A British lawmaker on Wednesday accused Facebook of providing “whitelisting agreements” to preferred companies that would allow them to keep accessing the data of the friends of their users—even after the app shuttered the practice, according to a report from The Washington Post. “Facebook have clearly entered into whitelisting agreements with certain companies, which meant that after the platform changes in 2014/15 they maintained full access to friends data,” said Damian Collins, the head of the British parliament’s probe into Facebook and Cambridge Analytica. “It is not clear that there was any user consent for this, nor how Facebook decided which companies should be whitelisted or not.” Facebook did not respond to the Post’s request for comment.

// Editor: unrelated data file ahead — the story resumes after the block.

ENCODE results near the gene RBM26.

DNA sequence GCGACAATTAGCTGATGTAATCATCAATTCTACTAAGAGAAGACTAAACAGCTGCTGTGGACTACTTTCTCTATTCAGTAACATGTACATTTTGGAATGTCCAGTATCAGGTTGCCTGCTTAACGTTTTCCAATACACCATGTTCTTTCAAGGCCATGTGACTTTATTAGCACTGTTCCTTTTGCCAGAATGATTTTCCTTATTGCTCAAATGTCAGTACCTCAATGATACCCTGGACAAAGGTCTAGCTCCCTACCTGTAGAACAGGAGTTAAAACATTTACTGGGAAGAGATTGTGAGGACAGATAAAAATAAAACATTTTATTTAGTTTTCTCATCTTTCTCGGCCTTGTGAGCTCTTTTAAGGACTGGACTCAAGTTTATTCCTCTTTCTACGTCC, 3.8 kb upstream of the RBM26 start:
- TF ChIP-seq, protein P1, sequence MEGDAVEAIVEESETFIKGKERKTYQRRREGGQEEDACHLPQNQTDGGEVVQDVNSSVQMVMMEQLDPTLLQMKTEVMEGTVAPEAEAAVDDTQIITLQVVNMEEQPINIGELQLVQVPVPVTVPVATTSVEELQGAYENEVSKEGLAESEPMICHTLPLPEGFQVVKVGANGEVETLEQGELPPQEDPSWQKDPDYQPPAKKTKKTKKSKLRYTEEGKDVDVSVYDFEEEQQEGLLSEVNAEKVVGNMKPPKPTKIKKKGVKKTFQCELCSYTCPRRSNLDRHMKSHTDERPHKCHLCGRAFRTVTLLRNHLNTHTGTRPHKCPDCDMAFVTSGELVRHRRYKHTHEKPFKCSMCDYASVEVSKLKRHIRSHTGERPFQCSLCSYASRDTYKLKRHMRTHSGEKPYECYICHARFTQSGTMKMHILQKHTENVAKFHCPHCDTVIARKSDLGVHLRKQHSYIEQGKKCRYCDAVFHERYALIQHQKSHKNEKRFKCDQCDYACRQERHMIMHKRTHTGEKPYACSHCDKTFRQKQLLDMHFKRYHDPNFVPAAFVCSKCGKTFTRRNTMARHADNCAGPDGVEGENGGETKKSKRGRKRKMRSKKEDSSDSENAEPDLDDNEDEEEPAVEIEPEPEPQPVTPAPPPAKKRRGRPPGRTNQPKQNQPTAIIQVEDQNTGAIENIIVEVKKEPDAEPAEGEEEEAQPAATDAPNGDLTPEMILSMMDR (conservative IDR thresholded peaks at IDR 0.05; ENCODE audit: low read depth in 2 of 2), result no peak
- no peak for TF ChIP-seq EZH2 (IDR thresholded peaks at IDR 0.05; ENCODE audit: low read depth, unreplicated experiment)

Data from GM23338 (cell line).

The committee released 200 pages of previously-sealed documents from a related case in California—in which app developer Ted Kramer is suing the platform for allegedly providing preferential treatment—that appear to bolster Collins’ claim. In a statement last week, Facebook acknowledged that some developers were given access to that data for longer than others, but insisted that the access was only intended to keep the platform from breaking. “The documents Six4Three gathered for this baseless case are only part of the story and are presented in a way that is very misleading without additional context,” said Facebook’s director of developer platforms and programs. “We stand by the platform changes we made in 2015 to stop a person from sharing their friends’ data with developers. Any short-term extensions granted during this platform transition were to prevent the changes from breaking user experience.”